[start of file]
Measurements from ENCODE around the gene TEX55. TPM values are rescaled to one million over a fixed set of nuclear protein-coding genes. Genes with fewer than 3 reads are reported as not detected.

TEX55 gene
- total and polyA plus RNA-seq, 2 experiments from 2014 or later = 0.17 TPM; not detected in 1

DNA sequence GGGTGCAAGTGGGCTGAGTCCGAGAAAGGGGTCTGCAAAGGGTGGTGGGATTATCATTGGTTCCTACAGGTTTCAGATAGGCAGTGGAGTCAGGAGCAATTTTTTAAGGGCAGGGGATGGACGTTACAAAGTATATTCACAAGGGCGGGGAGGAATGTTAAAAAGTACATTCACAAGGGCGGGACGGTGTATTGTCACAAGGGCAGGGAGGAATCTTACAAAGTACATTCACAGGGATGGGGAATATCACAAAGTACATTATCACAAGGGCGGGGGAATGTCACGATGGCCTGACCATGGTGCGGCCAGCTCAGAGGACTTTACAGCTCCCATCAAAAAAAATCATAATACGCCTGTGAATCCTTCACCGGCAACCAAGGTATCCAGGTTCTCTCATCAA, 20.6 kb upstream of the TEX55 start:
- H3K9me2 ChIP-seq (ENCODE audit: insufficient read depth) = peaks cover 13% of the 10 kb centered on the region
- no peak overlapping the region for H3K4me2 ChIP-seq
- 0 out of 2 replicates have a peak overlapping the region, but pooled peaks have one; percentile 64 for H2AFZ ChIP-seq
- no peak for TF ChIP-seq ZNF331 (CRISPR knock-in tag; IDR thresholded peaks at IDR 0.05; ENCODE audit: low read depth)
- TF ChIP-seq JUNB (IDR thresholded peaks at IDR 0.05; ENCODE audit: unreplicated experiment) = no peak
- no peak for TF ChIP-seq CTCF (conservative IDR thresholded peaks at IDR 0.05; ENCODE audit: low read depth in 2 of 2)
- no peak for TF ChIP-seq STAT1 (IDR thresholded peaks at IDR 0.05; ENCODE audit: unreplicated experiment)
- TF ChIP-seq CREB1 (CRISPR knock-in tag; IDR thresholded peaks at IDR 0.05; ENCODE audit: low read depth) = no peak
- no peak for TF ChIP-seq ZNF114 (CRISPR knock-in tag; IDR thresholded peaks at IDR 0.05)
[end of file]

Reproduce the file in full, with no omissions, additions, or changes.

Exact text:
Measurements from ENCODE around the gene TEX55. TPM values are rescaled to one million over a fixed set of nuclear protein-coding genes. Genes with fewer than 3 reads are reported as not detected.

TEX55 gene
- total and polyA plus RNA-seq, 2 experiments from 2014 or later = 0.17 TPM; not detected in 1

DNA sequence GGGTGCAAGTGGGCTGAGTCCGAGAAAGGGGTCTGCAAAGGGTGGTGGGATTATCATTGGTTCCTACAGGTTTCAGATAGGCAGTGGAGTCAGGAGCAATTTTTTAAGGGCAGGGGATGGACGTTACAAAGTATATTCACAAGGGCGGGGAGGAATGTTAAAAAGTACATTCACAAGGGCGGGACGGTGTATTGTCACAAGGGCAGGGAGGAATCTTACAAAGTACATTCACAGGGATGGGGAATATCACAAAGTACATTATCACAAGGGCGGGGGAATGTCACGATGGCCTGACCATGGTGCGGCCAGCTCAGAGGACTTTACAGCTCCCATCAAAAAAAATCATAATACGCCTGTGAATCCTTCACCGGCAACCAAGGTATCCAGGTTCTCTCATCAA, 20.6 kb upstream of the TEX55 start:
- H3K9me2 ChIP-seq (ENCODE audit: insufficient read depth) = peaks cover 13% of the 10 kb centered on the region
- no peak overlapping the region for H3K4me2 ChIP-seq
- 0 out of 2 replicates have a peak overlapping the region, but pooled peaks have one; percentile 64 for H2AFZ ChIP-seq
- no peak for TF ChIP-seq ZNF331 (CRISPR knock-in tag; IDR thresholded peaks at IDR 0.05; ENCODE audit: low read depth)
- TF ChIP-seq JUNB (IDR thresholded peaks at IDR 0.05; ENCODE audit: unreplicated experiment) = no peak
- no peak for TF ChIP-seq CTCF (conservative IDR thresholded peaks at IDR 0.05; ENCODE audit: low read depth in 2 of 2)
- no peak for TF ChIP-seq STAT1 (IDR thresholded peaks at IDR 0.05; ENCODE audit: unreplicated experiment)
- TF ChIP-seq CREB1 (CRISPR knock-in tag; IDR thresholded peaks at IDR 0.05; ENCODE audit: low read depth) = no peak
- no peak for TF ChIP-seq ZNF114 (CRISPR knock-in tag; IDR thresholded peaks at IDR 0.05)